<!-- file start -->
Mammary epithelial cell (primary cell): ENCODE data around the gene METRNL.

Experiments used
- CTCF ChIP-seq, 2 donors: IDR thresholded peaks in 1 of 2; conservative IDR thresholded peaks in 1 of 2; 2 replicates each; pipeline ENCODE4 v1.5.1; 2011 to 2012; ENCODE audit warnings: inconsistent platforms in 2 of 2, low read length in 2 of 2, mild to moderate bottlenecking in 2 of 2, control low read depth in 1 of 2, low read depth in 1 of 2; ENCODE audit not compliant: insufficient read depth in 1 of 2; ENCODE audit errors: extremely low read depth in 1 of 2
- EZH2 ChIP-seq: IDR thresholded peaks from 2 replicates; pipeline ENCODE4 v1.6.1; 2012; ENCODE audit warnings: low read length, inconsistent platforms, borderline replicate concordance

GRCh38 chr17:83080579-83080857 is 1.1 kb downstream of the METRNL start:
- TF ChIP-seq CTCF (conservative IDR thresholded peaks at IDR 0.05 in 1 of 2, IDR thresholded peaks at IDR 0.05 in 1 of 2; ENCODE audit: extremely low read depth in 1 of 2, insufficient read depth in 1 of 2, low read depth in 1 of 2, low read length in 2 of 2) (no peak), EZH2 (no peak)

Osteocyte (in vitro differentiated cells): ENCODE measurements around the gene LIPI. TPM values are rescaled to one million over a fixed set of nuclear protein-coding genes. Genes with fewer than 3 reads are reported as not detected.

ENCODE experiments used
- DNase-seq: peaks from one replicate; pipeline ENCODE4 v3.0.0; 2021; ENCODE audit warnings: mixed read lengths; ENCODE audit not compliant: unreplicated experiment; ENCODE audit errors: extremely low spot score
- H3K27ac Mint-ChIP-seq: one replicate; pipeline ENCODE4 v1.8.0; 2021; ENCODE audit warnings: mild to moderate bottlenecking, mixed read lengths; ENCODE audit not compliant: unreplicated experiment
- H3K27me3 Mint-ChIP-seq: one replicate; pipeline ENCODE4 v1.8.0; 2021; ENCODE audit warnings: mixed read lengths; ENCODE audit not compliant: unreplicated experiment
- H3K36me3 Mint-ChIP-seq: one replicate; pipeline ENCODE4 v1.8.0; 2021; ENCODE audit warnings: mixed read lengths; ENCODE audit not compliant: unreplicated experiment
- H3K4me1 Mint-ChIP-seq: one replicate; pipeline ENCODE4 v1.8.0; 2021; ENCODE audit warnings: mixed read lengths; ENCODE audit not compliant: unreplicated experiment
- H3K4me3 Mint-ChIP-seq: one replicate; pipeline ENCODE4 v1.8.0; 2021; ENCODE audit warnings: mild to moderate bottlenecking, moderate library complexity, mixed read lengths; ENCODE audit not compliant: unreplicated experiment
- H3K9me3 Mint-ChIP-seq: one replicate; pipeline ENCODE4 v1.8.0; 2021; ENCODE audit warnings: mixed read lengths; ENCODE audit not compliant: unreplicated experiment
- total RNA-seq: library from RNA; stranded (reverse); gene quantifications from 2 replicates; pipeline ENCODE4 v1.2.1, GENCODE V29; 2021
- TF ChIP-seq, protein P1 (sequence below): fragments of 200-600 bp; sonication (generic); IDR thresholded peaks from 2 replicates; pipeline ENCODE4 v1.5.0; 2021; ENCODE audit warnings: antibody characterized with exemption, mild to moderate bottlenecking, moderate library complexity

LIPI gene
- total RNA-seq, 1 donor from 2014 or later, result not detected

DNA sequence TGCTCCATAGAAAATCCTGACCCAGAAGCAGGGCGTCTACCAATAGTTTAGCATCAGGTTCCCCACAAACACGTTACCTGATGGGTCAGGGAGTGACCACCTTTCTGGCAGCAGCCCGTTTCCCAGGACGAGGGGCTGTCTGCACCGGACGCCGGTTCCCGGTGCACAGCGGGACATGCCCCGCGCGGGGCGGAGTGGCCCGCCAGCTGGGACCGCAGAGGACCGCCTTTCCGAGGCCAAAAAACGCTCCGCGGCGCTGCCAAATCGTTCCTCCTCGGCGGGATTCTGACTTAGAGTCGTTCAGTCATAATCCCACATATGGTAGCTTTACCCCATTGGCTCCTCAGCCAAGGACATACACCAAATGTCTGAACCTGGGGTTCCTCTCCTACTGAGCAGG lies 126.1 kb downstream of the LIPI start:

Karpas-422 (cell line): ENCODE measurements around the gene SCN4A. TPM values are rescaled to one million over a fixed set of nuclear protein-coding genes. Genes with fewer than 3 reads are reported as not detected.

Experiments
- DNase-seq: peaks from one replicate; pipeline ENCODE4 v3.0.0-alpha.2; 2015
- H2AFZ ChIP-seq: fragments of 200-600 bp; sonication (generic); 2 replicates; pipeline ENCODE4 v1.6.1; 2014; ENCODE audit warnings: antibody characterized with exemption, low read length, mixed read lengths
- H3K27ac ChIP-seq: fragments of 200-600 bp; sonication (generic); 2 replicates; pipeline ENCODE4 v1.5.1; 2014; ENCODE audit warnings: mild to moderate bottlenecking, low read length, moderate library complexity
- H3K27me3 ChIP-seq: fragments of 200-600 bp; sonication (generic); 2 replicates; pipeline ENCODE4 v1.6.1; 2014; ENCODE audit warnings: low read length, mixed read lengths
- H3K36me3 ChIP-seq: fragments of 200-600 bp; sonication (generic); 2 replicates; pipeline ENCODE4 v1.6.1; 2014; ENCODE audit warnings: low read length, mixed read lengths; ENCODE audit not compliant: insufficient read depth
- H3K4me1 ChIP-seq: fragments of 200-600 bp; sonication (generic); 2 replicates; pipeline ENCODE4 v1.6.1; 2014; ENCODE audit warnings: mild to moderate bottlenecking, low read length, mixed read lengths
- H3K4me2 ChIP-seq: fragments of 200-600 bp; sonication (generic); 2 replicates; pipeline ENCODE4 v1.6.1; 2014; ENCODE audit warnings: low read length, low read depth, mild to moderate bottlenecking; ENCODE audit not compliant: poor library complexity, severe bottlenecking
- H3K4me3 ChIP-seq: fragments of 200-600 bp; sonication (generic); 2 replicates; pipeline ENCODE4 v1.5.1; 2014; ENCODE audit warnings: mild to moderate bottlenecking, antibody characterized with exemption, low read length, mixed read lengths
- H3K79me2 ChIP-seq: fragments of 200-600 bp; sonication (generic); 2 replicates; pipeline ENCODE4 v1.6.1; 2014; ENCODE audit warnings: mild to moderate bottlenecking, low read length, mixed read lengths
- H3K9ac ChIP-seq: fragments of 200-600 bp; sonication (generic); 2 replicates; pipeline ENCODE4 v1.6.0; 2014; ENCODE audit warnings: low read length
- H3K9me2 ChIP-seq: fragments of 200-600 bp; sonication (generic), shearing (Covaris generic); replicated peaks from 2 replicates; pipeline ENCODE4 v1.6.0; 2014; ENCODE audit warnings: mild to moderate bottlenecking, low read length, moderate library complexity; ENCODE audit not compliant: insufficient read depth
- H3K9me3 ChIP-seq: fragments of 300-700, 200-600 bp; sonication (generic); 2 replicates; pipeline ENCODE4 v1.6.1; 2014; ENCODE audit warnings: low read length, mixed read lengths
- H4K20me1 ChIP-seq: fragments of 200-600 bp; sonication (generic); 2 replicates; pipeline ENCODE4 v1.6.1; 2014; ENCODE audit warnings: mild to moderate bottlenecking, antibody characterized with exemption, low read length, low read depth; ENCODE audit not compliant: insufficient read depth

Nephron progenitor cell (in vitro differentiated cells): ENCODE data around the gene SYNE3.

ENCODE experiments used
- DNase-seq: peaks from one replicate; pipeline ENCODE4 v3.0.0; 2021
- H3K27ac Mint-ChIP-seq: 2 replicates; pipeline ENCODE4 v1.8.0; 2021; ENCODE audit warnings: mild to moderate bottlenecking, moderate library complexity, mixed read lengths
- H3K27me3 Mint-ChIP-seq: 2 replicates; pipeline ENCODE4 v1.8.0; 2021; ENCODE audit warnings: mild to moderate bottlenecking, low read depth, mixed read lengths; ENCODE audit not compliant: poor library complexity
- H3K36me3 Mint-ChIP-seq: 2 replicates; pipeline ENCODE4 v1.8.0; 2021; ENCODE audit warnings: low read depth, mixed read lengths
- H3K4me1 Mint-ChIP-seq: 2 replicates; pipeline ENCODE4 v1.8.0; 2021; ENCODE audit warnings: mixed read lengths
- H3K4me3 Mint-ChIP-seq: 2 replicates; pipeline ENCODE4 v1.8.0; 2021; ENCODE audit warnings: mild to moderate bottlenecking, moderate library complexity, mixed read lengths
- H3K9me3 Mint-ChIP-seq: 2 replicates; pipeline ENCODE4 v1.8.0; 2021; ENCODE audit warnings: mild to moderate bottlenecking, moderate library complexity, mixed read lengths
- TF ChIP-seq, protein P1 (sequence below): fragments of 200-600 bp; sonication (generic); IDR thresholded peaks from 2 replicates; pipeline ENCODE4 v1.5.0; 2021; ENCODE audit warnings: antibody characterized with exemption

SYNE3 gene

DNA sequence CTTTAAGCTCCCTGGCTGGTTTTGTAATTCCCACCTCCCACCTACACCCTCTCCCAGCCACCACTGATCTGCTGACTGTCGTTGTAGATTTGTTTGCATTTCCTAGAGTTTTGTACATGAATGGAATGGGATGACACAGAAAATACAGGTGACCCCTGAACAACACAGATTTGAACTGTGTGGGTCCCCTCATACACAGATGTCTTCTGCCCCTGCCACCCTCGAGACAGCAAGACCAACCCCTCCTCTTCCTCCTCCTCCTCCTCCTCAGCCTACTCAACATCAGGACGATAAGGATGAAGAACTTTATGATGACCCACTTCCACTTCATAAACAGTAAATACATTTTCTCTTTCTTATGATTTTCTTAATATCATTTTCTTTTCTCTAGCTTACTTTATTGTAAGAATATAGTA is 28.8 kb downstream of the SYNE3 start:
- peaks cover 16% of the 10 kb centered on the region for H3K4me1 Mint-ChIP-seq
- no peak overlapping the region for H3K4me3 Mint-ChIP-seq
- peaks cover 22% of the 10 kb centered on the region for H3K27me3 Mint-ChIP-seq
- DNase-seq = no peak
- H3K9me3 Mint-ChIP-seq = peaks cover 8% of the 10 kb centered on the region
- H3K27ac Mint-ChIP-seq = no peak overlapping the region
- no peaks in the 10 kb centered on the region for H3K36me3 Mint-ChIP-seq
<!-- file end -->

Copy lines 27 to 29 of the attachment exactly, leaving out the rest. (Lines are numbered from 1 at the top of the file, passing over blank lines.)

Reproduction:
- H3K36me3 ChIP-seq: fragments of 200-600 bp; sonication (generic); 2 replicates; pipeline ENCODE4 v1.6.1; 2014; ENCODE audit warnings: low read length, mixed read lengths; ENCODE audit not compliant: insufficient read depth
- H3K4me1 ChIP-seq: fragments of 200-600 bp; sonication (generic); 2 replicates; pipeline ENCODE4 v1.6.1; 2014; ENCODE audit warnings: mild to moderate bottlenecking, low read length, mixed read lengths
- H3K4me2 ChIP-seq: fragments of 200-600 bp; sonication (generic); 2 replicates; pipeline ENCODE4 v1.6.1; 2014; ENCODE audit warnings: low read length, low read depth, mild to moderate bottlenecking; ENCODE audit not compliant: poor library complexity, severe bottlenecking